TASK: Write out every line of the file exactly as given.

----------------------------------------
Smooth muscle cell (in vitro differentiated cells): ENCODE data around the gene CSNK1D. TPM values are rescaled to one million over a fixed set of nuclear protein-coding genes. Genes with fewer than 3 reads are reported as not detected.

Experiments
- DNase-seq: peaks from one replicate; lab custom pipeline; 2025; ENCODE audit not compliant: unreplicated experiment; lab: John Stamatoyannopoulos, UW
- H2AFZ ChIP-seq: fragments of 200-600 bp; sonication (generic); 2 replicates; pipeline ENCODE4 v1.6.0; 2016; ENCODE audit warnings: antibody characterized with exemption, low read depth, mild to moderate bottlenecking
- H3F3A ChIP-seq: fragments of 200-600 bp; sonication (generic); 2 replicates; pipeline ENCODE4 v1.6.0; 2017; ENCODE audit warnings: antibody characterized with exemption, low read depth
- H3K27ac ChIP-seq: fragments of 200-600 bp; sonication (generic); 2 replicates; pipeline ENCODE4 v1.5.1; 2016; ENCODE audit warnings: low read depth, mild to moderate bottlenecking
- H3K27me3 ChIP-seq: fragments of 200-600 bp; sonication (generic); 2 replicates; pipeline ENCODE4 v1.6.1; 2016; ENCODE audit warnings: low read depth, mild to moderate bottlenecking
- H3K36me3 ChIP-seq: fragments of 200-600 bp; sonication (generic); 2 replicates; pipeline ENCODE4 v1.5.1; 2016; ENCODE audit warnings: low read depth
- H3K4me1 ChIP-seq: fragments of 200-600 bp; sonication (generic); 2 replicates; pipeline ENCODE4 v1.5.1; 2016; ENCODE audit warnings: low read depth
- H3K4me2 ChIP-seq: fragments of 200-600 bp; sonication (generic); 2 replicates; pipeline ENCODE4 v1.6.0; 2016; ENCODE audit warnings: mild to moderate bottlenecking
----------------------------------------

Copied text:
Smooth muscle cell (in vitro differentiated cells): ENCODE data around the gene CSNK1D. TPM values are rescaled to one million over a fixed set of nuclear protein-coding genes. Genes with fewer than 3 reads are reported as not detected.

Experiments
- DNase-seq: peaks from one replicate; lab custom pipeline; 2025; ENCODE audit not compliant: unreplicated experiment; lab: John Stamatoyannopoulos, UW
- H2AFZ ChIP-seq: fragments of 200-600 bp; sonication (generic); 2 replicates; pipeline ENCODE4 v1.6.0; 2016; ENCODE audit warnings: antibody characterized with exemption, low read depth, mild to moderate bottlenecking
- H3F3A ChIP-seq: fragments of 200-600 bp; sonication (generic); 2 replicates; pipeline ENCODE4 v1.6.0; 2017; ENCODE audit warnings: antibody characterized with exemption, low read depth
- H3K27ac ChIP-seq: fragments of 200-600 bp; sonication (generic); 2 replicates; pipeline ENCODE4 v1.5.1; 2016; ENCODE audit warnings: low read depth, mild to moderate bottlenecking
- H3K27me3 ChIP-seq: fragments of 200-600 bp; sonication (generic); 2 replicates; pipeline ENCODE4 v1.6.1; 2016; ENCODE audit warnings: low read depth, mild to moderate bottlenecking
- H3K36me3 ChIP-seq: fragments of 200-600 bp; sonication (generic); 2 replicates; pipeline ENCODE4 v1.5.1; 2016; ENCODE audit warnings: low read depth
- H3K4me1 ChIP-seq: fragments of 200-600 bp; sonication (generic); 2 replicates; pipeline ENCODE4 v1.5.1; 2016; ENCODE audit warnings: low read depth
- H3K4me2 ChIP-seq: fragments of 200-600 bp; sonication (generic); 2 replicates; pipeline ENCODE4 v1.6.0; 2016; ENCODE audit warnings: mild to moderate bottlenecking